Wednesday, 4 November 2009

Milton Keynes Redways

Perhaps a little strange to be talking about Milton Keynes when the blog is about Leamington Spa and Assen but i have just returned from a trip to Milton Keynes and think that there are lessons to be learnt.
unfortunately I did the trip by car as I was delivering back all my equipment having just retired from my assessing with the Open University and carrying it all by train and bike would have been impossible.
I do , however, sometimes travel by train and use the Redways - the network of cycle/walking paths, so called due to the red tarmac.
Milton Keynes was a new town started in 1967 and designed on a grid network of roads and totally separate Redways. the roads are mostly dual carriageway and have a 70mph speed limit. The Redways follow some of the roads but are mainly totally separate and often dive under complex underpasses especially at junctions.
Now given this extensive network you would expect a large number of cyclists, well you would be wrong; cycling in Milton Keynes is not that great, I am unable to even find numbers! (was 4.2% in 1998)
So why should this be so, after all I am asking for cycling infrastructure like the Netherlands and here is a town with apparently that type of provision and it doesn't seem to work.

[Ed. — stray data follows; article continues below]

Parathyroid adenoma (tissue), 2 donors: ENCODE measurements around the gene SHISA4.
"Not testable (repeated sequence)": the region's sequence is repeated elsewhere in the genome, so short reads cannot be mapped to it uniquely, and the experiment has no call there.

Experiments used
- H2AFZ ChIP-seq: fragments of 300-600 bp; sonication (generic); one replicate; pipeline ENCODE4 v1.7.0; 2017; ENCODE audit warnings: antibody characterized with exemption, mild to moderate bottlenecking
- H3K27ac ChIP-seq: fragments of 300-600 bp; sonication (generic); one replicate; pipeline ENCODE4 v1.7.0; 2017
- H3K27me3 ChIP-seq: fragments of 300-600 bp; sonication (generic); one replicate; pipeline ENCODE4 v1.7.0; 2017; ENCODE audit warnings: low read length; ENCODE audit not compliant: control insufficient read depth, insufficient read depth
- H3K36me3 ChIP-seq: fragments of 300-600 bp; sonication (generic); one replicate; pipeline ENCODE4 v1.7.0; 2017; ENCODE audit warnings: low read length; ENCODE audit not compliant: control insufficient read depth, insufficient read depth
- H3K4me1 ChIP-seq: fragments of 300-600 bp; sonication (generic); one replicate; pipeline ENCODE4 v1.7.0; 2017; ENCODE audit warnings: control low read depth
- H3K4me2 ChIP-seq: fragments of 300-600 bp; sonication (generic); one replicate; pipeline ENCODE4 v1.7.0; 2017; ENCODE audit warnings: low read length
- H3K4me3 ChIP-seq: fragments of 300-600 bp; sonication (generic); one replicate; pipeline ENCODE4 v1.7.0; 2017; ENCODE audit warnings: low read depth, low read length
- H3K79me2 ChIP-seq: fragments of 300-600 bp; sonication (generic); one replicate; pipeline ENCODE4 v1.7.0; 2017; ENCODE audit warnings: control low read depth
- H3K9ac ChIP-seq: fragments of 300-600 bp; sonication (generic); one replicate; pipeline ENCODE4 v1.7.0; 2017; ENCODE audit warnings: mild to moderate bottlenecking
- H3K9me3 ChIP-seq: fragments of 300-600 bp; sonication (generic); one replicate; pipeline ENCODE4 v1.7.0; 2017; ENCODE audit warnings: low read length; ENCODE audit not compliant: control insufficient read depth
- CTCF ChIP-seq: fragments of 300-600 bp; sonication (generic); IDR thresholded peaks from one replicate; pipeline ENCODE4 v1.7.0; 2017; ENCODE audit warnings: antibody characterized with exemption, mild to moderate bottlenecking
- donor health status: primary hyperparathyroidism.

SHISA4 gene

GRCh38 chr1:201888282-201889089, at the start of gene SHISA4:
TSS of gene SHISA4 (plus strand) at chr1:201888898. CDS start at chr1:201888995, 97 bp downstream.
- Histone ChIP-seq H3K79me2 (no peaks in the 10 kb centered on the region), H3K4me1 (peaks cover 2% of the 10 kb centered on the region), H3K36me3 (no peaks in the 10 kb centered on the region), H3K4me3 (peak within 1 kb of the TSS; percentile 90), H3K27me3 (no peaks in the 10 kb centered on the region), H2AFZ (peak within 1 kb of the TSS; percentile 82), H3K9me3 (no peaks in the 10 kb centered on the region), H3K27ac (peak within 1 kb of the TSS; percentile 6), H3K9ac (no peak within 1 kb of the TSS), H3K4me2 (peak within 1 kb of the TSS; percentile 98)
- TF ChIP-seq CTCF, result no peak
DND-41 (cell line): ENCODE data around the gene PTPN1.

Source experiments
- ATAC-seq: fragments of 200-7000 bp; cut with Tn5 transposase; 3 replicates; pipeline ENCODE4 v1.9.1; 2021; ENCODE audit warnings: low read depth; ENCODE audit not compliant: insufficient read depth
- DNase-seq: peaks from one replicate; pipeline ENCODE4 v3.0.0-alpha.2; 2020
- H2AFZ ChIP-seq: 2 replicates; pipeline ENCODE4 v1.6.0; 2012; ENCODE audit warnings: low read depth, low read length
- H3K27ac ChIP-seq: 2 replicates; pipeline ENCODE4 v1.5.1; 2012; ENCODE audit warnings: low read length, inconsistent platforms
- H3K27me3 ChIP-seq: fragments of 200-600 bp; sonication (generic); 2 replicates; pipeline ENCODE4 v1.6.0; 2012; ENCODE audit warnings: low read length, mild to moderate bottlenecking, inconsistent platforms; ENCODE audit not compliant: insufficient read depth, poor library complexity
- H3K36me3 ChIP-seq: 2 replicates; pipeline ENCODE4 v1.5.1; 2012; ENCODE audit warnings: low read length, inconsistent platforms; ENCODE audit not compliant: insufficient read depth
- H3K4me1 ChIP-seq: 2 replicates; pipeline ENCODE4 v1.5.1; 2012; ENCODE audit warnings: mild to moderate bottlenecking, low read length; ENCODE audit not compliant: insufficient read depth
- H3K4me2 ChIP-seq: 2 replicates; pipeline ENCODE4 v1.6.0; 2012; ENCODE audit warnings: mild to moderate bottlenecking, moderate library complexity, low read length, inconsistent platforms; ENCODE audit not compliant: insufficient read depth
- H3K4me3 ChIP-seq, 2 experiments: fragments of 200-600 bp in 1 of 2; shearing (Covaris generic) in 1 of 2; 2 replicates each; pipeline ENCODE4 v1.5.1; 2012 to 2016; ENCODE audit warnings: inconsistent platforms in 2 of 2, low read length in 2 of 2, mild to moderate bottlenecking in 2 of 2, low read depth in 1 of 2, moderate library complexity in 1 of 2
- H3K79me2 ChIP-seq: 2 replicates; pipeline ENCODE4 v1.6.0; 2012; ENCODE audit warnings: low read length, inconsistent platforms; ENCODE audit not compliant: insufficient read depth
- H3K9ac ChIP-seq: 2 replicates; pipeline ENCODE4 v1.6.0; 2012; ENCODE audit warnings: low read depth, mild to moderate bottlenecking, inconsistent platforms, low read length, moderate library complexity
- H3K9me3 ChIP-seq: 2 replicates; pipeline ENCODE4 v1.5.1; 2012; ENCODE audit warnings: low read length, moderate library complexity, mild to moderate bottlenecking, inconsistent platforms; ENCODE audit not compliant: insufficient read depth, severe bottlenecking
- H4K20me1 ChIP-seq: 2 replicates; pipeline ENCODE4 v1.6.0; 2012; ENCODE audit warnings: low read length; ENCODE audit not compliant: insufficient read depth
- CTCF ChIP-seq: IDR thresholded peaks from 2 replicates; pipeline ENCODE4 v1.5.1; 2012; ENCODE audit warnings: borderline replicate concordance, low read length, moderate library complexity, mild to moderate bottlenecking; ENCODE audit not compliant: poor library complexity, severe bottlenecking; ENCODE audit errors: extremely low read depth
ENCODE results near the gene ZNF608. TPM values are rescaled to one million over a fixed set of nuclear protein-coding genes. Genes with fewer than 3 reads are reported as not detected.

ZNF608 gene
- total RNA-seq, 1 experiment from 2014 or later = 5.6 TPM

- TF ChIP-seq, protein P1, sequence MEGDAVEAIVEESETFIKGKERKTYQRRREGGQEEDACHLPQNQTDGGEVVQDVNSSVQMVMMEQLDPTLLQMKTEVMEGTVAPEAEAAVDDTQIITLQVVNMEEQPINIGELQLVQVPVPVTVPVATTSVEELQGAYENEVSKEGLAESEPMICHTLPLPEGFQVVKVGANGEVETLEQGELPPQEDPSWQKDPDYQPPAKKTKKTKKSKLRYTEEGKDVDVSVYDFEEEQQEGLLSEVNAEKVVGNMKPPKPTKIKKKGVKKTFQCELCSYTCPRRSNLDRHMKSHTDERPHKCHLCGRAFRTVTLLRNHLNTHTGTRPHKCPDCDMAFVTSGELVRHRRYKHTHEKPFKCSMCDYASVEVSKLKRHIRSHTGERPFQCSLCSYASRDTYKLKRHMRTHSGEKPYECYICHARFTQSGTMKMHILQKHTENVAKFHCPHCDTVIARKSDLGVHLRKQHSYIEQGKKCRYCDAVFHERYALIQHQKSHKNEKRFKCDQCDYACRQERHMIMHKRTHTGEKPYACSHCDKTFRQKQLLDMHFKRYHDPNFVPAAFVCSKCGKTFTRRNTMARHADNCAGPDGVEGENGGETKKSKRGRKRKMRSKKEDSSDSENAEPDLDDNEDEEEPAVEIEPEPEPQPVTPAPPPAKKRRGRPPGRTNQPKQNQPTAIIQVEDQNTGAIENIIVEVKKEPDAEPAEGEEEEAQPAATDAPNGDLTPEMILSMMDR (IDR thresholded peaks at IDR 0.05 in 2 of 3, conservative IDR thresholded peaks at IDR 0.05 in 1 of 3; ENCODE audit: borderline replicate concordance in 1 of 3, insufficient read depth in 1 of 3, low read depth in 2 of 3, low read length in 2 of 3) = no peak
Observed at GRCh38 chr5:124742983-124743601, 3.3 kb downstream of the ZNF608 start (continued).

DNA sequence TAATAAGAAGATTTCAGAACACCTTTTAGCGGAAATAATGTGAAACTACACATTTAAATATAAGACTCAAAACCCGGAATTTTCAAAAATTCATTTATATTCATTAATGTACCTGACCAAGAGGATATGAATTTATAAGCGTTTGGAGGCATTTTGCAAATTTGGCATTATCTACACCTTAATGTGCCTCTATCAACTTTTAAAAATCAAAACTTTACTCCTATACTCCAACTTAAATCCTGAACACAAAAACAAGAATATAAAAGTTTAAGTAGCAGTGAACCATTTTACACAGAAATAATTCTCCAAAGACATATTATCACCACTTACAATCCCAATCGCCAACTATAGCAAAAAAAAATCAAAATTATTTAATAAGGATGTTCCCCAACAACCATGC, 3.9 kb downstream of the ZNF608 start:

Is it true that the English are lazy, will jump in a car rather than walk a 100 metres or is the weather just too awful?
I think that we do indeed suffer from "car love" and a belief that cycling is hard work and that we will always get wet and cold, but there are enough people who don't and they should be out there on bikes.
My thoughts are that the road infrastructure is such that you can get across Milton Keynes in a very short time, parking is plentiful and cheap. so little incentive to give it up.
The Redways are poorly designed in parts, there are numerous dog walkers and pedestrians and the wander around often taking a longer route than the roads. The direction signposting is almost none existent and when it is often vandalised and points to strange destinations.
The low usage and the fact that they are quite hidden also worries some users who are afraid of being attacked, unjustifiably I think.